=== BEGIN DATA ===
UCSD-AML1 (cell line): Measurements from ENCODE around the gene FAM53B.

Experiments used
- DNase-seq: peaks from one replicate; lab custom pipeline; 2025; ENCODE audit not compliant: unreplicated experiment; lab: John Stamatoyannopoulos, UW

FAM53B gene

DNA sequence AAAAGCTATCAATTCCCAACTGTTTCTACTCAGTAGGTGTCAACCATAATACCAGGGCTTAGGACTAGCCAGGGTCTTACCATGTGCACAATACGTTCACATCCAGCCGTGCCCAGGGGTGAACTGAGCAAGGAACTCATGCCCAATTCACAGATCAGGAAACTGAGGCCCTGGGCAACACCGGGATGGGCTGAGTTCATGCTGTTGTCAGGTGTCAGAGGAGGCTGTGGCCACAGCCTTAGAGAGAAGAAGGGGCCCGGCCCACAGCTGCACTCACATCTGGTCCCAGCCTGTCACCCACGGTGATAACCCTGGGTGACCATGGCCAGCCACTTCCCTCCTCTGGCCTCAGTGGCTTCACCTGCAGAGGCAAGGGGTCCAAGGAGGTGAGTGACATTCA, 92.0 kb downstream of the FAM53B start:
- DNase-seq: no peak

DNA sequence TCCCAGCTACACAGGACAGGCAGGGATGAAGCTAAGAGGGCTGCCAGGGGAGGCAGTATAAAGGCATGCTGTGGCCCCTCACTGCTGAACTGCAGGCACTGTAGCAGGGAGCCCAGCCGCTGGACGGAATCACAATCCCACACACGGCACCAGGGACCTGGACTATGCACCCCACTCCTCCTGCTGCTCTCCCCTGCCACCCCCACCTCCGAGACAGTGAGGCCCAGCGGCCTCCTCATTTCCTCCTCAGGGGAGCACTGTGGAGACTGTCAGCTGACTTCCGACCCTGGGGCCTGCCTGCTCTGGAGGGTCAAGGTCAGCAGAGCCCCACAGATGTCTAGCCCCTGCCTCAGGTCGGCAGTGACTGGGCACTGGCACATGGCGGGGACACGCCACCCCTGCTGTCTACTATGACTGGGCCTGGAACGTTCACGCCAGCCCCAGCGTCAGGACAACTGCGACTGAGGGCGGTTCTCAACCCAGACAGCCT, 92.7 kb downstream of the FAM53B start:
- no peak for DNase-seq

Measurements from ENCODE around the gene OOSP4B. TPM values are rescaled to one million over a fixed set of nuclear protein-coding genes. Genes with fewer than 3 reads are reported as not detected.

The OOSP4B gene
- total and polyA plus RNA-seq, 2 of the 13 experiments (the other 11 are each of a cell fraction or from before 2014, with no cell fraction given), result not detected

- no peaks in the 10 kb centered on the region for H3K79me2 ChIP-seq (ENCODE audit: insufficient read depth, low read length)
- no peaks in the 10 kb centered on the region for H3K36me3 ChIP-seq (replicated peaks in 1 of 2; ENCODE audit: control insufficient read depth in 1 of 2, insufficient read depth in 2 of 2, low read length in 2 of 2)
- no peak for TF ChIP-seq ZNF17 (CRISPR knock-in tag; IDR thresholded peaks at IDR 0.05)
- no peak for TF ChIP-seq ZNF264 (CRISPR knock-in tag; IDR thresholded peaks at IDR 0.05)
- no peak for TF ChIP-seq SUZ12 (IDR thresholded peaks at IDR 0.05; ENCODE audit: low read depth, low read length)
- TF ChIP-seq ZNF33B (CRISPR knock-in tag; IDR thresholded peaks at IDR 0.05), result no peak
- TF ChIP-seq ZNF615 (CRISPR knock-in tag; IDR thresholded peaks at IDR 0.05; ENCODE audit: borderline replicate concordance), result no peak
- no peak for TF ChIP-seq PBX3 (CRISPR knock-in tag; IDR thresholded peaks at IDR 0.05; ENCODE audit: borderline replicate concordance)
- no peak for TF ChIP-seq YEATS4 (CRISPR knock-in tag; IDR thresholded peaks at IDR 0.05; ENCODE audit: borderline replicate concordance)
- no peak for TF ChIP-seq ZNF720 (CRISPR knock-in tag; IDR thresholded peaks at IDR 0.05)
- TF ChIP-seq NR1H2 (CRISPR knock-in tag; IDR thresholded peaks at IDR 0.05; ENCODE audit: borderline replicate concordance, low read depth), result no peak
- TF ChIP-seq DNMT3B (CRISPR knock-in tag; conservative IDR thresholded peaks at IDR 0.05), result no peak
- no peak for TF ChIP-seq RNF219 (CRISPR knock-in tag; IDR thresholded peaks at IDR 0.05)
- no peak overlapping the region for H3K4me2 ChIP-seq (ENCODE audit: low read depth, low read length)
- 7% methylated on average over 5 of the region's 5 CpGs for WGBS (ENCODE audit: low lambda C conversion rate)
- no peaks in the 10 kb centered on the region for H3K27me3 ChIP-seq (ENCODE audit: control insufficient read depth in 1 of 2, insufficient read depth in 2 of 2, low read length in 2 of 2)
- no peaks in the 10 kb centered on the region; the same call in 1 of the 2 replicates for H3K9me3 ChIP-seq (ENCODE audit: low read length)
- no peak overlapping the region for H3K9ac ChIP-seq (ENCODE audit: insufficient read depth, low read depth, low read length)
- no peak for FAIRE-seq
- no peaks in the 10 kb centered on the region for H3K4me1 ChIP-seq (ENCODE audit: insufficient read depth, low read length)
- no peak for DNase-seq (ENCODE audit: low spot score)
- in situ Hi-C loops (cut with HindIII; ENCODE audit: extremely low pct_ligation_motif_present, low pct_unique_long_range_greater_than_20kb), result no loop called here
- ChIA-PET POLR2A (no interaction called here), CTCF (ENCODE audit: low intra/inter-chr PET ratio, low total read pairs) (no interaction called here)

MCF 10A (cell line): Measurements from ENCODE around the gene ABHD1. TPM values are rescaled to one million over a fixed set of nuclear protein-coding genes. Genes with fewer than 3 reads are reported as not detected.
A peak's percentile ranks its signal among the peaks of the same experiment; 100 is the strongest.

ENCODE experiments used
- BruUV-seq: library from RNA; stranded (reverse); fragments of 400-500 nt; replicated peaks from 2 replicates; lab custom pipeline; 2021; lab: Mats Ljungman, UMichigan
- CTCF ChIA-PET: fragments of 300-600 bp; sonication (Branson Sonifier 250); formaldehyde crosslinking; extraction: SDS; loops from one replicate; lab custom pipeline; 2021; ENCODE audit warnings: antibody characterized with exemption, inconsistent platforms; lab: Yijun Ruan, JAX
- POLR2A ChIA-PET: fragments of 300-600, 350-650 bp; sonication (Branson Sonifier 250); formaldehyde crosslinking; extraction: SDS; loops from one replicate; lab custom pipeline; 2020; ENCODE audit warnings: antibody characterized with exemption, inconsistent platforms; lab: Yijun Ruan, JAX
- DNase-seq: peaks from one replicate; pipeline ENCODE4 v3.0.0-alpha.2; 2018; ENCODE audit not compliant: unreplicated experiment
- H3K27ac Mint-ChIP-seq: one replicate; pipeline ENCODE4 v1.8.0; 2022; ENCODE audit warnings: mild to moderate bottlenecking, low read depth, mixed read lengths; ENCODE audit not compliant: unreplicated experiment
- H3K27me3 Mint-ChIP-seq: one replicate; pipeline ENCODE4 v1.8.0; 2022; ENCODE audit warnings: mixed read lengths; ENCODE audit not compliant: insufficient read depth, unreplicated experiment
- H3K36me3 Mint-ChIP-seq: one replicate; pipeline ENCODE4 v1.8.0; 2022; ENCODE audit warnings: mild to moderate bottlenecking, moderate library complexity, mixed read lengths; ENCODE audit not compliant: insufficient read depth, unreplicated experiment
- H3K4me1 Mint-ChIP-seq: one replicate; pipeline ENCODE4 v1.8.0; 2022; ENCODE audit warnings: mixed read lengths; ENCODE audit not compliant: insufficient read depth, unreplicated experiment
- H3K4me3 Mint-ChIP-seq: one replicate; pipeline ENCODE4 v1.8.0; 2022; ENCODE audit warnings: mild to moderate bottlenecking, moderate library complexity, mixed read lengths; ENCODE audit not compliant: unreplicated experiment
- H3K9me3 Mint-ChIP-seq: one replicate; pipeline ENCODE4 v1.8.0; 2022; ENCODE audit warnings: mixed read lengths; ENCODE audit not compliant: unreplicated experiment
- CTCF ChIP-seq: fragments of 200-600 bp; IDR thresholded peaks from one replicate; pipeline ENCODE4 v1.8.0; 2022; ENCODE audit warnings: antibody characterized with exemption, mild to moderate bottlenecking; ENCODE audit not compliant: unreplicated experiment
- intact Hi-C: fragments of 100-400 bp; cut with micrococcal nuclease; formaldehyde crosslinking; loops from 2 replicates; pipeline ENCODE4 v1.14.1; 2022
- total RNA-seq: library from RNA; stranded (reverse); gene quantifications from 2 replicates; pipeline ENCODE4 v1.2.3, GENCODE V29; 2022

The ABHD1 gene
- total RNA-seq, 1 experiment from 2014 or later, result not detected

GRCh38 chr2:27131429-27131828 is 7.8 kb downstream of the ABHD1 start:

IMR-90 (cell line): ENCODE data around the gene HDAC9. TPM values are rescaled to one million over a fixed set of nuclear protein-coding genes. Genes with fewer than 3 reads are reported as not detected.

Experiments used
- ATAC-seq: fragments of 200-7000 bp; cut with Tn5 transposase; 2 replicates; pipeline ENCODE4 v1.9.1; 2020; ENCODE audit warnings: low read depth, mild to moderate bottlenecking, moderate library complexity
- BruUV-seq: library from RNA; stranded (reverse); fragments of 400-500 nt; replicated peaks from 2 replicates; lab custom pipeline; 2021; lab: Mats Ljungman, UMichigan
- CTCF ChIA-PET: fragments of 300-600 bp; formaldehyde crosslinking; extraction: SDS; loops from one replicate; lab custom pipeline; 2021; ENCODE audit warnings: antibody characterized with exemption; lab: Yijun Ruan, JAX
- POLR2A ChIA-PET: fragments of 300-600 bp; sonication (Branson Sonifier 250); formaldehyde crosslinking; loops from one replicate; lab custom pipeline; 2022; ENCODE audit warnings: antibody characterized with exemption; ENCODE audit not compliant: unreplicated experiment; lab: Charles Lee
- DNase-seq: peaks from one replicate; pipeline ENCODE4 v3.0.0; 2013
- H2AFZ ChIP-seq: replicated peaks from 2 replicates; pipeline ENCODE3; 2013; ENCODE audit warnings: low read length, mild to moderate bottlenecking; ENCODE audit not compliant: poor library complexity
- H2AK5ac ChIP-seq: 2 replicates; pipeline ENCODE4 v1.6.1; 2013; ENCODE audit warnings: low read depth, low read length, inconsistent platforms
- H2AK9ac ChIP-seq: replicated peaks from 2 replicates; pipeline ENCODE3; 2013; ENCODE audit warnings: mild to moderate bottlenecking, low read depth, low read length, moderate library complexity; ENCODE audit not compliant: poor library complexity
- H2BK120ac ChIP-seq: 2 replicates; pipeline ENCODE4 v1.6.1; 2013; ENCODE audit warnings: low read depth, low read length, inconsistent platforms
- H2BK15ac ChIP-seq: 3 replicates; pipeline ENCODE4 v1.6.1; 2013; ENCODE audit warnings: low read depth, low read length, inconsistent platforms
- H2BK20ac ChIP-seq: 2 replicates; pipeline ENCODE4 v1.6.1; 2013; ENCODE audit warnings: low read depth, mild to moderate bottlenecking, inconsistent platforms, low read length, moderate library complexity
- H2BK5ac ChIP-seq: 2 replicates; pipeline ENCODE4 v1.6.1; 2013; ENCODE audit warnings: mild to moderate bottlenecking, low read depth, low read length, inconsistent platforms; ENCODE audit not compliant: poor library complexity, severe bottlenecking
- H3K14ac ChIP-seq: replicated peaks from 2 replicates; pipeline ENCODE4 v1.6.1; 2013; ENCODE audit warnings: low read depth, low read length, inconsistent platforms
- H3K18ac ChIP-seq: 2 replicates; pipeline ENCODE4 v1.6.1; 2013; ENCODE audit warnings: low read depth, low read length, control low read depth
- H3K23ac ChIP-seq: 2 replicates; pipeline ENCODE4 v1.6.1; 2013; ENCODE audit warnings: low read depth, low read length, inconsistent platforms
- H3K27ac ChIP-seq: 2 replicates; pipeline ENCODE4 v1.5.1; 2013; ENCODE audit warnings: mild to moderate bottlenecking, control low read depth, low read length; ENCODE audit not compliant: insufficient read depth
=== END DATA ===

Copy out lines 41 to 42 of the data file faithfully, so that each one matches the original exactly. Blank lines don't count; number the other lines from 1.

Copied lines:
- DNase-seq: peaks from one replicate; pipeline ENCODE4 v3.0.0-alpha.2; 2018; ENCODE audit not compliant: unreplicated experiment
- H3K27ac Mint-ChIP-seq: one replicate; pipeline ENCODE4 v1.8.0; 2022; ENCODE audit warnings: mild to moderate bottlenecking, low read depth, mixed read lengths; ENCODE audit not compliant: unreplicated experiment